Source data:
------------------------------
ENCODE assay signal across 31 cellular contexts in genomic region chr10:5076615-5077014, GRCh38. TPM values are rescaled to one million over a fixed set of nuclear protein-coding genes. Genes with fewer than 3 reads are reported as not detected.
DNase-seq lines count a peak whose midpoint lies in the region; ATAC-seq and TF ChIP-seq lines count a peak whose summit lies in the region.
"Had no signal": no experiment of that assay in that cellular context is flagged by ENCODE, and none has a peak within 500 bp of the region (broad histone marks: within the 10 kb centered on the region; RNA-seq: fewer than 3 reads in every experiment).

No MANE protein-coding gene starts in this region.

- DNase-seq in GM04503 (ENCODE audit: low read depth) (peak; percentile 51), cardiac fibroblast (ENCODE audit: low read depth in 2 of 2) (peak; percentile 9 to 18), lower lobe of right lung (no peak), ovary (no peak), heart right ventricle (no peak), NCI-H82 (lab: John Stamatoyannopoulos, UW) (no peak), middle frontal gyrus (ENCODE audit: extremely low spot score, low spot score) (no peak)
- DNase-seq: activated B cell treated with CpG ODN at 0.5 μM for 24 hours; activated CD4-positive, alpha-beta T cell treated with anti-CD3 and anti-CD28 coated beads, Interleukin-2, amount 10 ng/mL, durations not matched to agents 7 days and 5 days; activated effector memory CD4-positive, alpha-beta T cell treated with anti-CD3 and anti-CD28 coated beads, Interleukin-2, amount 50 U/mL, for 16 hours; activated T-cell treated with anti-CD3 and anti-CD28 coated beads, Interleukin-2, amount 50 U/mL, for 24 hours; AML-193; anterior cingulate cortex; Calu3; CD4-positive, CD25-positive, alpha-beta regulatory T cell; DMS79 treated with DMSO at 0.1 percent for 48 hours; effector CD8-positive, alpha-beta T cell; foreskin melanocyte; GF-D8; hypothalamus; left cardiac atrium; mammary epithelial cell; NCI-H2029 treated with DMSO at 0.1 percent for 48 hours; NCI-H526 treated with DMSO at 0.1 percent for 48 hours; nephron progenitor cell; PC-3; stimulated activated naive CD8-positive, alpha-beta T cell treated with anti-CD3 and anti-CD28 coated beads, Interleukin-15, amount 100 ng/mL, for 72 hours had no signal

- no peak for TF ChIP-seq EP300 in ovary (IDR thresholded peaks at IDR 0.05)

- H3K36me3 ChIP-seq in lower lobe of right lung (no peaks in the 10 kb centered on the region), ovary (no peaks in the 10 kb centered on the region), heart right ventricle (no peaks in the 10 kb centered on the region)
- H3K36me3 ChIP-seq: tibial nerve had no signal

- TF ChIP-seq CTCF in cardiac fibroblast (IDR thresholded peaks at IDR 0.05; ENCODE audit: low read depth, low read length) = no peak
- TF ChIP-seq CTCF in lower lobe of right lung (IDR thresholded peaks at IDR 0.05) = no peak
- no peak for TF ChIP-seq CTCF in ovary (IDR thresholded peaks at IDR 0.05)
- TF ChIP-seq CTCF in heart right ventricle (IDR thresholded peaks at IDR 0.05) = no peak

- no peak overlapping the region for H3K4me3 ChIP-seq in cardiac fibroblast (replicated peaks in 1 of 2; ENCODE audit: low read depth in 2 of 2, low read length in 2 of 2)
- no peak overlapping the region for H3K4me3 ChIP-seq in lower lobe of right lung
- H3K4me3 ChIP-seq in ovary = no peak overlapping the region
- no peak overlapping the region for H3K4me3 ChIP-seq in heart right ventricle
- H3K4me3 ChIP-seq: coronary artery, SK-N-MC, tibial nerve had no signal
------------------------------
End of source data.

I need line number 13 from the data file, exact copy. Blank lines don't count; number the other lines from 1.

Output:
- TF ChIP-seq CTCF in heart right ventricle (IDR thresholded peaks at IDR 0.05) = no peak